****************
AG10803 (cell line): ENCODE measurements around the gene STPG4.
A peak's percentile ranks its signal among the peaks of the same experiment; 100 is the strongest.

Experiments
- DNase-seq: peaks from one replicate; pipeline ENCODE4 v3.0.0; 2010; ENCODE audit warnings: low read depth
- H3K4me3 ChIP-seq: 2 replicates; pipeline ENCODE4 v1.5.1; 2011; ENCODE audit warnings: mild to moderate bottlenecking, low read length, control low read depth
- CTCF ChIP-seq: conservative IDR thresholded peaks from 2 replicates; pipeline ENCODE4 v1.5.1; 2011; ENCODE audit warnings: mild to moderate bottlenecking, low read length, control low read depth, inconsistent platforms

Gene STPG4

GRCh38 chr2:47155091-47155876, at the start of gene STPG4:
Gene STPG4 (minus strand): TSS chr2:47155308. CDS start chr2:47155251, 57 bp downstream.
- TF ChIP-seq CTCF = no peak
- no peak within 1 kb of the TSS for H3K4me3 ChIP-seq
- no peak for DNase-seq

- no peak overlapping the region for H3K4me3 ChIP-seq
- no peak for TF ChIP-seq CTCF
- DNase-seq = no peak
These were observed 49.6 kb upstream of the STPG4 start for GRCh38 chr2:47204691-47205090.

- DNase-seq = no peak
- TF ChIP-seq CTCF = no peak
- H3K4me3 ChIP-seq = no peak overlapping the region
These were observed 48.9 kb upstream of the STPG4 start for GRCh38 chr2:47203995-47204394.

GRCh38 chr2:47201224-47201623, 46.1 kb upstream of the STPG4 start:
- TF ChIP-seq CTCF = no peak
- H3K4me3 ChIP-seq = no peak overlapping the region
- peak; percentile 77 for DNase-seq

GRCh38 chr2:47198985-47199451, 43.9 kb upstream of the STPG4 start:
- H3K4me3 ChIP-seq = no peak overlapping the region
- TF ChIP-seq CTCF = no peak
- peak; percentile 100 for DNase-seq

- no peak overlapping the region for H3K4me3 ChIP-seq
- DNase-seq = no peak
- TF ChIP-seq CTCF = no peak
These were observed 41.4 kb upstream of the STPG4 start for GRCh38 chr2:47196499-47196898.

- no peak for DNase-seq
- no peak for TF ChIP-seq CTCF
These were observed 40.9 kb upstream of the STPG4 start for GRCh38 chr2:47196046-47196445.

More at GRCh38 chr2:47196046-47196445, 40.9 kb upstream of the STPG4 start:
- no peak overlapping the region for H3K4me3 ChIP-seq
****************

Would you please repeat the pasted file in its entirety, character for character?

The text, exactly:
AG10803 (cell line): ENCODE measurements around the gene STPG4.
A peak's percentile ranks its signal among the peaks of the same experiment; 100 is the strongest.

Experiments
- DNase-seq: peaks from one replicate; pipeline ENCODE4 v3.0.0; 2010; ENCODE audit warnings: low read depth
- H3K4me3 ChIP-seq: 2 replicates; pipeline ENCODE4 v1.5.1; 2011; ENCODE audit warnings: mild to moderate bottlenecking, low read length, control low read depth
- CTCF ChIP-seq: conservative IDR thresholded peaks from 2 replicates; pipeline ENCODE4 v1.5.1; 2011; ENCODE audit warnings: mild to moderate bottlenecking, low read length, control low read depth, inconsistent platforms

Gene STPG4

GRCh38 chr2:47155091-47155876, at the start of gene STPG4:
Gene STPG4 (minus strand): TSS chr2:47155308. CDS start chr2:47155251, 57 bp downstream.
- TF ChIP-seq CTCF = no peak
- no peak within 1 kb of the TSS for H3K4me3 ChIP-seq
- no peak for DNase-seq

- no peak overlapping the region for H3K4me3 ChIP-seq
- no peak for TF ChIP-seq CTCF
- DNase-seq = no peak
These were observed 49.6 kb upstream of the STPG4 start for GRCh38 chr2:47204691-47205090.

- DNase-seq = no peak
- TF ChIP-seq CTCF = no peak
- H3K4me3 ChIP-seq = no peak overlapping the region
These were observed 48.9 kb upstream of the STPG4 start for GRCh38 chr2:47203995-47204394.

GRCh38 chr2:47201224-47201623, 46.1 kb upstream of the STPG4 start:
- TF ChIP-seq CTCF = no peak
- H3K4me3 ChIP-seq = no peak overlapping the region
- peak; percentile 77 for DNase-seq

GRCh38 chr2:47198985-47199451, 43.9 kb upstream of the STPG4 start:
- H3K4me3 ChIP-seq = no peak overlapping the region
- TF ChIP-seq CTCF = no peak
- peak; percentile 100 for DNase-seq

- no peak overlapping the region for H3K4me3 ChIP-seq
- DNase-seq = no peak
- TF ChIP-seq CTCF = no peak
These were observed 41.4 kb upstream of the STPG4 start for GRCh38 chr2:47196499-47196898.

- no peak for DNase-seq
- no peak for TF ChIP-seq CTCF
These were observed 40.9 kb upstream of the STPG4 start for GRCh38 chr2:47196046-47196445.

More at GRCh38 chr2:47196046-47196445, 40.9 kb upstream of the STPG4 start:
- no peak overlapping the region for H3K4me3 ChIP-seq